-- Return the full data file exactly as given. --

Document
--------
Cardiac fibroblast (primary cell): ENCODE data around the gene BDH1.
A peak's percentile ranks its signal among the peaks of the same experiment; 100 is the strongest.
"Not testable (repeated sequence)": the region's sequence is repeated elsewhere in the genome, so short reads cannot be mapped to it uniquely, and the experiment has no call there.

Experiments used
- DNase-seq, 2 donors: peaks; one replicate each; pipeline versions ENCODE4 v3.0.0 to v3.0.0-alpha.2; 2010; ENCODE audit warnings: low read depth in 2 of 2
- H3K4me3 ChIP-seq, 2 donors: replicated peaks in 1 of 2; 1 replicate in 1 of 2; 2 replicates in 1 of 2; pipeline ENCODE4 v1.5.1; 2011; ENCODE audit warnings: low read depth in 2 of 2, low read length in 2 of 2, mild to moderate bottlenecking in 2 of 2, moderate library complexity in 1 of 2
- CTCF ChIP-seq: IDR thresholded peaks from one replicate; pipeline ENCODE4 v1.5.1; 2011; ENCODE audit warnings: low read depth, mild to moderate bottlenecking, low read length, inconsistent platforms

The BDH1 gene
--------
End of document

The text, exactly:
Cardiac fibroblast (primary cell): ENCODE data around the gene BDH1.
A peak's percentile ranks its signal among the peaks of the same experiment; 100 is the strongest.
"Not testable (repeated sequence)": the region's sequence is repeated elsewhere in the genome, so short reads cannot be mapped to it uniquely, and the experiment has no call there.

Experiments used
- DNase-seq, 2 donors: peaks; one replicate each; pipeline versions ENCODE4 v3.0.0 to v3.0.0-alpha.2; 2010; ENCODE audit warnings: low read depth in 2 of 2
- H3K4me3 ChIP-seq, 2 donors: replicated peaks in 1 of 2; 1 replicate in 1 of 2; 2 replicates in 1 of 2; pipeline ENCODE4 v1.5.1; 2011; ENCODE audit warnings: low read depth in 2 of 2, low read length in 2 of 2, mild to moderate bottlenecking in 2 of 2, moderate library complexity in 1 of 2
- CTCF ChIP-seq: IDR thresholded peaks from one replicate; pipeline ENCODE4 v1.5.1; 2011; ENCODE audit warnings: low read depth, mild to moderate bottlenecking, low read length, inconsistent platforms

The BDH1 gene